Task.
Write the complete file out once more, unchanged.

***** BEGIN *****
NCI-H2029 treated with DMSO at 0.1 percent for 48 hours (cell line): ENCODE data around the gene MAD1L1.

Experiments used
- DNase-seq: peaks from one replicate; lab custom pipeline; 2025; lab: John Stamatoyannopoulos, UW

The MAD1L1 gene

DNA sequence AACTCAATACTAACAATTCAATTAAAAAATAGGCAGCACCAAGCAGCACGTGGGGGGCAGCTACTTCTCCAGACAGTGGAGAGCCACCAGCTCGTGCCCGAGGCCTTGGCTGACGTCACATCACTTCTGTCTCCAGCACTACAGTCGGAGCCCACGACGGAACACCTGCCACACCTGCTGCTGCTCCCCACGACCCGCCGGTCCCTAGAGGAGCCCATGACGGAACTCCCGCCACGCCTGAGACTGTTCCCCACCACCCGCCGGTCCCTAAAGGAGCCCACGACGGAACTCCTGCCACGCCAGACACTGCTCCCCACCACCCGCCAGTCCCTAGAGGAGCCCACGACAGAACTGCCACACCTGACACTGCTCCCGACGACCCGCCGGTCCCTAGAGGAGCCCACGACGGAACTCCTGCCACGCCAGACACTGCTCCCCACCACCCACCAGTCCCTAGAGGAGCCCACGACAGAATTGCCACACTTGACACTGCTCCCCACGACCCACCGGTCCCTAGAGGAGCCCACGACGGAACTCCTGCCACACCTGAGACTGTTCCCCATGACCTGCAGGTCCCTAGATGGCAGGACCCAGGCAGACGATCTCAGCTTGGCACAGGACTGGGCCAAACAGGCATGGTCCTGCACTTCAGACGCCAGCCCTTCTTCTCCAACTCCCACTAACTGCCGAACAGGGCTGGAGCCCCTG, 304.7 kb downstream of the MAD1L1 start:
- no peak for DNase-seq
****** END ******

NCI-H2029 treated with DMSO at 0.1 percent for 48 hours (cell line): ENCODE data around the gene MAD1L1.

Experiments used
- DNase-seq: peaks from one replicate; lab custom pipeline; 2025; lab: John Stamatoyannopoulos, UW

The MAD1L1 gene

DNA sequence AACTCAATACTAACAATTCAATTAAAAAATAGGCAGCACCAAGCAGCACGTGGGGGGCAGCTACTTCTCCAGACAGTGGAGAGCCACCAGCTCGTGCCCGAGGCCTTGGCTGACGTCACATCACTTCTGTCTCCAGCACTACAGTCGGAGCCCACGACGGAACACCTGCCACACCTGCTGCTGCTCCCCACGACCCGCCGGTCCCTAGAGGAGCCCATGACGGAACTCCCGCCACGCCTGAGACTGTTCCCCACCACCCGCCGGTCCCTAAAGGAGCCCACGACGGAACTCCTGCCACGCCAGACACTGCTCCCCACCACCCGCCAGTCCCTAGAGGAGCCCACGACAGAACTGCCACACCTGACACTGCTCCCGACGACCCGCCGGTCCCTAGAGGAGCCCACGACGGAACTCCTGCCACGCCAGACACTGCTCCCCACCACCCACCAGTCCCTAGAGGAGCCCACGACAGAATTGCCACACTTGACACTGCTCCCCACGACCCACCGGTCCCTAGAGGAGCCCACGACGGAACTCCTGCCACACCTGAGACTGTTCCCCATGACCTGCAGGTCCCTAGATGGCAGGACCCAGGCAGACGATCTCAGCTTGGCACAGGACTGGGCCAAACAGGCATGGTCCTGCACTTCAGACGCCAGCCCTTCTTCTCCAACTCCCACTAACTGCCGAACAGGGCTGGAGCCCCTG, 304.7 kb downstream of the MAD1L1 start:
- no peak for DNase-seq